Twice a year, Presbytery Central holds their Gathering. This is an opportunity to learn, fellowship and grow together. We welcome all members of Presbyterian and Uniting churches in the Central region, along with anyone else interested, to join us for a marvellous weekend.
We’re back at St Albans Church in Palmerston North. As a central location, we’re delighted that Rev Brendan O’Hagan and his team have agreed to welcome us again. We hope you can join us as we explore our identity in Aotearoa
Our keynote talk and a theme running through the weekend is around our cultural identity. We will explore our history, present and future, trying to understand our place in the New Zealand we live in today.
We’ve worked hard to put together an inspiring range of workshops to engage with all facets of church and personal life. From relationship building to worship to self-care, there is something for everyone.
On the left side of this page, you can find out more about who’ll be presenting and what the workshops are and register your place for the Gathering. We’d be ecstatic to have you take advantage of this opportunity. Register today and let us know which workshops you’ll be attending.
David is chaplain at Scots College a Presbyterian Co-Ed school in Wellington. He lives in Porirua with his wife Lydia and their three children. David is excited to share recent journeys into understandings of biculturalism.
David is presenting the Ahi Kā, keep flames of friendship burning workshop
Kyle Hastelow is the Associate Youth Enabler for Presbytery Central. He is passionate about supporting those working with youth towards more holistic and sustainable practices of wellbeing in ministry.
Kyle, alongside Dr Susan Wardell, is presenting the Self care for your future self workshop
Dr. Susan Wardell is an academic and writer from the University of Otago. Her doctoral research focused on burnout, wellbeing, and selfhood, among faith-based youth workers.
Susan, alongside Kyle Hastelow, is presenting the Self care for your future self workshop
Ko Aoraki to māunga
Ko Mata-au te awa
Te Waitaha tōku Iwi
Ko Ani taku Wahine, nō Ngati Porou ia
Ko Elihu raua, Ko Theodore auk Tama
Ko Ryhan Prasad tōku ingoa
My name is Ryhan (most people call me Raz) and I’m Māori, I also have Fijian Indian and Pākehā heritages and I’m the Minister at Khandallah Presbyterian Church. All these things can go together! I have a beautiful and amazing Whanau, my wife Ani ( who is Ngati Porou) and two boys Eli and Theo.
So imagine having an Indian name, being brought up Pākehā always knowing you are Māori. Thats been my world as I have grown up, always having a foot in each world, able to bridge gaps but never being able to fully stand in my own Whakapapa. Praise God that has changed for me and is continuing to change as Khandallah Presbyterian Church embraces the understanding of Bi-Cultural worship and how we can grow in that space.
Stuart is the Presbytery Central Mission Catalyst, which sees him travelling around Presbytery helping (hopefully helping) congregations discern how God might be calling them to participate in God’s mission in their context. He is married to Lala (Harilalao Rasoavololona) who is from Madagascar and together they have three children, Harena (18), Manda (20) and Aina (22).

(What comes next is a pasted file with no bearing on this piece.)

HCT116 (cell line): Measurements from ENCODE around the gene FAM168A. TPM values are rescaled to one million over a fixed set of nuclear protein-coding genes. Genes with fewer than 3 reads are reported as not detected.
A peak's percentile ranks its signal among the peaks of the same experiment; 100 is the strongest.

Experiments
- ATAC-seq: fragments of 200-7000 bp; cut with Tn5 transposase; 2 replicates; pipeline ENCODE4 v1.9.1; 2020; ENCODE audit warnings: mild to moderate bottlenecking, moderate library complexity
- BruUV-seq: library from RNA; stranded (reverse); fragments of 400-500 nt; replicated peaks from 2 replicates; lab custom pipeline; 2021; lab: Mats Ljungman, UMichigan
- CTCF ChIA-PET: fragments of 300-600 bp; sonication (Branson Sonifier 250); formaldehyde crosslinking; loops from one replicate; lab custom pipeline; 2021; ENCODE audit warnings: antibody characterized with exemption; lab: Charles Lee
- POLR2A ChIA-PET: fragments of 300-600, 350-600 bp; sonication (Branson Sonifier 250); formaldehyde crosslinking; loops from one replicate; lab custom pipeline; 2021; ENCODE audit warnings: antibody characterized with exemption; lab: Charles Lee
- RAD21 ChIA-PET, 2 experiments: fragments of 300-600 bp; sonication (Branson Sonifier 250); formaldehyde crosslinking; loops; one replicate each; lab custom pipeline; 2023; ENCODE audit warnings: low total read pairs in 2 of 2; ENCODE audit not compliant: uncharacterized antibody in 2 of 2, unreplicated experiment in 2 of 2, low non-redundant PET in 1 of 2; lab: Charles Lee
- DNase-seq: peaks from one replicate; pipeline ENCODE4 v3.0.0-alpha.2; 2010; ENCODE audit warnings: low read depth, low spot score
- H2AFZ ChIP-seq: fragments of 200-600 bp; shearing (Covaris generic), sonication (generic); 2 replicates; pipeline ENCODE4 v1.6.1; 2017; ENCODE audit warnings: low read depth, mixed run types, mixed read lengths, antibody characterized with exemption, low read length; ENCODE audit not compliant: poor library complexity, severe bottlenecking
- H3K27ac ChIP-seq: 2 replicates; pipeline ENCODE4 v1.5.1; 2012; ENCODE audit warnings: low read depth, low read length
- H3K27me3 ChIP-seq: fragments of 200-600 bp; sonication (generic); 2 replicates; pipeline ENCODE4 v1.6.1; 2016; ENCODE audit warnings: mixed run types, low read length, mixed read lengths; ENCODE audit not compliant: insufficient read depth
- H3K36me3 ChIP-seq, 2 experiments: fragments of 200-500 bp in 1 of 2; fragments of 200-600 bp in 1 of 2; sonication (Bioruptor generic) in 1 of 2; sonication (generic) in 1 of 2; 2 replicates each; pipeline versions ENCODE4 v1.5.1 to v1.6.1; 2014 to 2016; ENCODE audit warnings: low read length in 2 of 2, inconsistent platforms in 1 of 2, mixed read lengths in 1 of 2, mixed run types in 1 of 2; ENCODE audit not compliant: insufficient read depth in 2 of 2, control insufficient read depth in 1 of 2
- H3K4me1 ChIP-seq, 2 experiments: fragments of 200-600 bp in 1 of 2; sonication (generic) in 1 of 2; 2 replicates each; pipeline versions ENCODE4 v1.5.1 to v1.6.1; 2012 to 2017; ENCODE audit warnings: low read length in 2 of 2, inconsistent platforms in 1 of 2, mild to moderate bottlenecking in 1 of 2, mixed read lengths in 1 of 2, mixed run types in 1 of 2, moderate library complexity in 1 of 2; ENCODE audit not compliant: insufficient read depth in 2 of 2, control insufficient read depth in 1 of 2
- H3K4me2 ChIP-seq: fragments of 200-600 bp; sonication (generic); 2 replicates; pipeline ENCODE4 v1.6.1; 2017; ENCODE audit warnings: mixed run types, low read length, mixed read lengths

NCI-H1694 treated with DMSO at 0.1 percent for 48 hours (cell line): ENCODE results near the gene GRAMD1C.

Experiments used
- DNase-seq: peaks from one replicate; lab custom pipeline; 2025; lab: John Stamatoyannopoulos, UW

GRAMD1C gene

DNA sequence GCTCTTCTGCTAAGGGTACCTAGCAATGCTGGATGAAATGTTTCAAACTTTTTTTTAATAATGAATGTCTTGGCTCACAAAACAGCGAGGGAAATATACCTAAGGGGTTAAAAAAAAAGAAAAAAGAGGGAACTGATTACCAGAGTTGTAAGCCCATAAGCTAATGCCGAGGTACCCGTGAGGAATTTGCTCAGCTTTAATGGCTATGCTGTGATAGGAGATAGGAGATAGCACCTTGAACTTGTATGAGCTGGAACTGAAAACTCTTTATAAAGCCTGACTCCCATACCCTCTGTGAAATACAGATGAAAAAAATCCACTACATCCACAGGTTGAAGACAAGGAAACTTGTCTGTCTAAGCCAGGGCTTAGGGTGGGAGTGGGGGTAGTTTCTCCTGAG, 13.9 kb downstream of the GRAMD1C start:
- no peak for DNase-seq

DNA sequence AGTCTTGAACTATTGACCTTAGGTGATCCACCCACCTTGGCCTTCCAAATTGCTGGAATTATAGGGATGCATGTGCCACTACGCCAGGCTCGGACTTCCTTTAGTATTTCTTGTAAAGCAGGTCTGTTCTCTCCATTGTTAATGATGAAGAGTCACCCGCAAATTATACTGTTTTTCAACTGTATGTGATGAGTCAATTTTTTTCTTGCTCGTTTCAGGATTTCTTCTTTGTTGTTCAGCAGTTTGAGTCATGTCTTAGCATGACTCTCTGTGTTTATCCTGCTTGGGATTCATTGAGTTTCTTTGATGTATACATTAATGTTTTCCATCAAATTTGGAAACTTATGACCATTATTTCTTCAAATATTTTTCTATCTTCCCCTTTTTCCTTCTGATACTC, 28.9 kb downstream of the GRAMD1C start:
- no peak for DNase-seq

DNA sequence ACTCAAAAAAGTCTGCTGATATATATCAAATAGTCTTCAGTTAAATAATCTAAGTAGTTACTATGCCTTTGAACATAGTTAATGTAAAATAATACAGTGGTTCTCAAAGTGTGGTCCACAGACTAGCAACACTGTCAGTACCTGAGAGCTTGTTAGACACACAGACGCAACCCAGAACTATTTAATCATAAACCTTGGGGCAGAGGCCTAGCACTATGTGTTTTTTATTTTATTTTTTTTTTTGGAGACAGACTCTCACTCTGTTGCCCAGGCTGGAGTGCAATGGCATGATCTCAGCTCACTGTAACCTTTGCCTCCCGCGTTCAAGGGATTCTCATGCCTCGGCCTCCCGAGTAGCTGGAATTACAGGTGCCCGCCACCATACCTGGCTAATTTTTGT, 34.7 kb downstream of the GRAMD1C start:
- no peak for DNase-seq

Dr Alistair Reese is a public theologian as well as a farmer and historian. Alistair’s research focusses on Te Tiriti/Treaty of Waitangi as a doorway to reconciliation in Aotearoa New Zealand. His writing includes a particular emphasis on Pākehā identity and how we can live in a colonised land. He holds postgraduate degrees in History and Tikanga Māori including a PhD in Theology from University of Auckland. He lives near Te Puke in the district of Tapuika/Waitaha.
Ahi Kā, keep flames of friendship burning (Rev David Jackson)
He hono tāngata e kore motu; kā pā he taura waka, e motu, (Unlike a canoe rope, a human bond cannot be severed). David Jackson, chaplain at Scots College, shares about the important role friendships play in the College’s growing commitment to biculturalism; and how being a Presbyterian school provides unique benefits.
‘Self-care’ is a common buzzword. But maybe it isn’t what you think it is? In this workshop we explore the bigger picture; what is the purpose of self-care? How does it fit with Kingdom values of self-sacrifice? With interactive opportunities to unpack your own practices, we discuss the difference between ‘first aid’ self-care and longer term care for future selves.
Kia ora Everyone,
This workshop is for those interested in embracing a bi-cultural approach to worship. It’s going to be short, sweet and to the point.
We are going to do this in three ways:
Come along and share what this all means for us together going forward.
Change for Good (Rev Stuart Simpson)
How do we go about culture change while not losing a sense of who we are? Change can be scary, but it can also be life giving, especially if that change is grounded in Jesus’ call to follow Him. As the Presbytery’s Mission Catalyst, I’ve been helping churches move from a place of simply surviving to thriving. This move isn’t necessarily about giving up our history, rather it is discerning where God is calling and making small changes so that we can go in the same direction, while at the same time, holding onto that which makes us Christians connected to the protestant tradition.
This workshop will give you some tools to use as you work out where God might be leading you as the church and enable you to move from surviving to thriving.
An exploration of what it means to be living in contemporary Aotearoa. Find out more HERE